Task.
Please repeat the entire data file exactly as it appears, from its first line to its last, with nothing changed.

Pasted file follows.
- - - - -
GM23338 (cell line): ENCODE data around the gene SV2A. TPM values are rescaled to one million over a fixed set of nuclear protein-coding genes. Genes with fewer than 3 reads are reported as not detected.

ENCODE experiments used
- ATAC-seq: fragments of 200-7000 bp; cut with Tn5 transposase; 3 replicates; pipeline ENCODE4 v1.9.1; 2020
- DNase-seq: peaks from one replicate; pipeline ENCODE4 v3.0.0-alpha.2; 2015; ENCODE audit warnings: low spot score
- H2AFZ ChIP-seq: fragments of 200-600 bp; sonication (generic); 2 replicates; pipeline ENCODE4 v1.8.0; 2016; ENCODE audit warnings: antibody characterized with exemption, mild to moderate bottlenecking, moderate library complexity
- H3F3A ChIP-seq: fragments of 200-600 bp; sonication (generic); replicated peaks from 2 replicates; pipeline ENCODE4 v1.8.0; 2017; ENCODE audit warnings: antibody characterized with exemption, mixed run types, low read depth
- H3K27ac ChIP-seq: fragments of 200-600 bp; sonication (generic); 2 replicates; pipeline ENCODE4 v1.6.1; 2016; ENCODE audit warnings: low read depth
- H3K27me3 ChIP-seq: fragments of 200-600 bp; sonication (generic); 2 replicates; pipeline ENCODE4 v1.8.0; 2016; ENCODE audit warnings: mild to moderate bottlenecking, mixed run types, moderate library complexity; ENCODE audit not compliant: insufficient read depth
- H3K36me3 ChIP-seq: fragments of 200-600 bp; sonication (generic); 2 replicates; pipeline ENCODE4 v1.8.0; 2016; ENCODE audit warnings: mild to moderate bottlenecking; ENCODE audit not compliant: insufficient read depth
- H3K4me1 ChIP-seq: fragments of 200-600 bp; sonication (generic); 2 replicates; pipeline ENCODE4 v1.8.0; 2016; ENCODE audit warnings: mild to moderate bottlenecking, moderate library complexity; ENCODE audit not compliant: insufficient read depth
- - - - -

GM23338 (cell line): ENCODE data around the gene SV2A. TPM values are rescaled to one million over a fixed set of nuclear protein-coding genes. Genes with fewer than 3 reads are reported as not detected.

ENCODE experiments used
- ATAC-seq: fragments of 200-7000 bp; cut with Tn5 transposase; 3 replicates; pipeline ENCODE4 v1.9.1; 2020
- DNase-seq: peaks from one replicate; pipeline ENCODE4 v3.0.0-alpha.2; 2015; ENCODE audit warnings: low spot score
- H2AFZ ChIP-seq: fragments of 200-600 bp; sonication (generic); 2 replicates; pipeline ENCODE4 v1.8.0; 2016; ENCODE audit warnings: antibody characterized with exemption, mild to moderate bottlenecking, moderate library complexity
- H3F3A ChIP-seq: fragments of 200-600 bp; sonication (generic); replicated peaks from 2 replicates; pipeline ENCODE4 v1.8.0; 2017; ENCODE audit warnings: antibody characterized with exemption, mixed run types, low read depth
- H3K27ac ChIP-seq: fragments of 200-600 bp; sonication (generic); 2 replicates; pipeline ENCODE4 v1.6.1; 2016; ENCODE audit warnings: low read depth
- H3K27me3 ChIP-seq: fragments of 200-600 bp; sonication (generic); 2 replicates; pipeline ENCODE4 v1.8.0; 2016; ENCODE audit warnings: mild to moderate bottlenecking, mixed run types, moderate library complexity; ENCODE audit not compliant: insufficient read depth
- H3K36me3 ChIP-seq: fragments of 200-600 bp; sonication (generic); 2 replicates; pipeline ENCODE4 v1.8.0; 2016; ENCODE audit warnings: mild to moderate bottlenecking; ENCODE audit not compliant: insufficient read depth
- H3K4me1 ChIP-seq: fragments of 200-600 bp; sonication (generic); 2 replicates; pipeline ENCODE4 v1.8.0; 2016; ENCODE audit warnings: mild to moderate bottlenecking, moderate library complexity; ENCODE audit not compliant: insufficient read depth